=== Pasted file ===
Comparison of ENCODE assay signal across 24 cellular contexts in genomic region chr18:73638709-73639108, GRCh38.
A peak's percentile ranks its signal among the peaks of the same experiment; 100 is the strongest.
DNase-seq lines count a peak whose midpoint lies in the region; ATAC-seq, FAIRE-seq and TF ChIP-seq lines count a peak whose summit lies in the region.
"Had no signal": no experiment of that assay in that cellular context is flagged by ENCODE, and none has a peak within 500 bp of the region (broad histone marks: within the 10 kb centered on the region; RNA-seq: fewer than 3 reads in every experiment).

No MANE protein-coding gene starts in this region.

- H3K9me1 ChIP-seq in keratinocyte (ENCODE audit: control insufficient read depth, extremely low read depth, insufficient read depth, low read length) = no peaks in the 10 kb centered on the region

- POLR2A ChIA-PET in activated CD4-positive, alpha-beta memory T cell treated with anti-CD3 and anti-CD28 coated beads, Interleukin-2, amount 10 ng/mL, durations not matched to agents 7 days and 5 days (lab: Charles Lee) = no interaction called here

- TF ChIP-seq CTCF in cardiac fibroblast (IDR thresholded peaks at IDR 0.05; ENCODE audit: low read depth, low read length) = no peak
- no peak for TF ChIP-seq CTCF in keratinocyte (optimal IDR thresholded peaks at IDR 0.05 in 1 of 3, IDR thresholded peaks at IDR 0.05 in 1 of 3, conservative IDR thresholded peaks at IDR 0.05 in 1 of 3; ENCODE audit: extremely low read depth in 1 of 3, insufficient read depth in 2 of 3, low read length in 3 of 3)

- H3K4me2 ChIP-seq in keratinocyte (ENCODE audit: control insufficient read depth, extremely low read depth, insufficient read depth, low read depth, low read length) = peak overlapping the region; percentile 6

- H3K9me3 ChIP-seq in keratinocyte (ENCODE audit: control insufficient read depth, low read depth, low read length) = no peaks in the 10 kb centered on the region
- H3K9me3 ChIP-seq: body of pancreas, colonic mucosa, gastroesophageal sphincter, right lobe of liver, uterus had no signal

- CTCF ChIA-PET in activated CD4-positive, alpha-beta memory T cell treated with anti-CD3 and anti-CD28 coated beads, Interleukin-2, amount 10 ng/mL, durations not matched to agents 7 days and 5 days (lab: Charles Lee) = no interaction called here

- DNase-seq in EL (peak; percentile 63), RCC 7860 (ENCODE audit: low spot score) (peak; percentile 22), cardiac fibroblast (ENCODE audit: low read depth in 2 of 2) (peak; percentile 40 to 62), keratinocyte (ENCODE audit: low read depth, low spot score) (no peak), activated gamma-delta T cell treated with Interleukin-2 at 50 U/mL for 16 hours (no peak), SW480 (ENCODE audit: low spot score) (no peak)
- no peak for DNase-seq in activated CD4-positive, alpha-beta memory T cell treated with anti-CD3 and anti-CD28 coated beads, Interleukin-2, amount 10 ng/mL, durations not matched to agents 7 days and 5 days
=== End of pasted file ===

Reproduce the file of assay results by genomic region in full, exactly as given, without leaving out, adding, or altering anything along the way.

Comparison of ENCODE assay signal across 24 cellular contexts in genomic region chr18:73638709-73639108, GRCh38.
A peak's percentile ranks its signal among the peaks of the same experiment; 100 is the strongest.
DNase-seq lines count a peak whose midpoint lies in the region; ATAC-seq, FAIRE-seq and TF ChIP-seq lines count a peak whose summit lies in the region.
"Had no signal": no experiment of that assay in that cellular context is flagged by ENCODE, and none has a peak within 500 bp of the region (broad histone marks: within the 10 kb centered on the region; RNA-seq: fewer than 3 reads in every experiment).

No MANE protein-coding gene starts in this region.

- H3K9me1 ChIP-seq in keratinocyte (ENCODE audit: control insufficient read depth, extremely low read depth, insufficient read depth, low read length) = no peaks in the 10 kb centered on the region

- POLR2A ChIA-PET in activated CD4-positive, alpha-beta memory T cell treated with anti-CD3 and anti-CD28 coated beads, Interleukin-2, amount 10 ng/mL, durations not matched to agents 7 days and 5 days (lab: Charles Lee) = no interaction called here

- TF ChIP-seq CTCF in cardiac fibroblast (IDR thresholded peaks at IDR 0.05; ENCODE audit: low read depth, low read length) = no peak
- no peak for TF ChIP-seq CTCF in keratinocyte (optimal IDR thresholded peaks at IDR 0.05 in 1 of 3, IDR thresholded peaks at IDR 0.05 in 1 of 3, conservative IDR thresholded peaks at IDR 0.05 in 1 of 3; ENCODE audit: extremely low read depth in 1 of 3, insufficient read depth in 2 of 3, low read length in 3 of 3)

- H3K4me2 ChIP-seq in keratinocyte (ENCODE audit: control insufficient read depth, extremely low read depth, insufficient read depth, low read depth, low read length) = peak overlapping the region; percentile 6

- H3K9me3 ChIP-seq in keratinocyte (ENCODE audit: control insufficient read depth, low read depth, low read length) = no peaks in the 10 kb centered on the region
- H3K9me3 ChIP-seq: body of pancreas, colonic mucosa, gastroesophageal sphincter, right lobe of liver, uterus had no signal

- CTCF ChIA-PET in activated CD4-positive, alpha-beta memory T cell treated with anti-CD3 and anti-CD28 coated beads, Interleukin-2, amount 10 ng/mL, durations not matched to agents 7 days and 5 days (lab: Charles Lee) = no interaction called here

- DNase-seq in EL (peak; percentile 63), RCC 7860 (ENCODE audit: low spot score) (peak; percentile 22), cardiac fibroblast (ENCODE audit: low read depth in 2 of 2) (peak; percentile 40 to 62), keratinocyte (ENCODE audit: low read depth, low spot score) (no peak), activated gamma-delta T cell treated with Interleukin-2 at 50 U/mL for 16 hours (no peak), SW480 (ENCODE audit: low spot score) (no peak)
- no peak for DNase-seq in activated CD4-positive, alpha-beta memory T cell treated with anti-CD3 and anti-CD28 coated beads, Interleukin-2, amount 10 ng/mL, durations not matched to agents 7 days and 5 days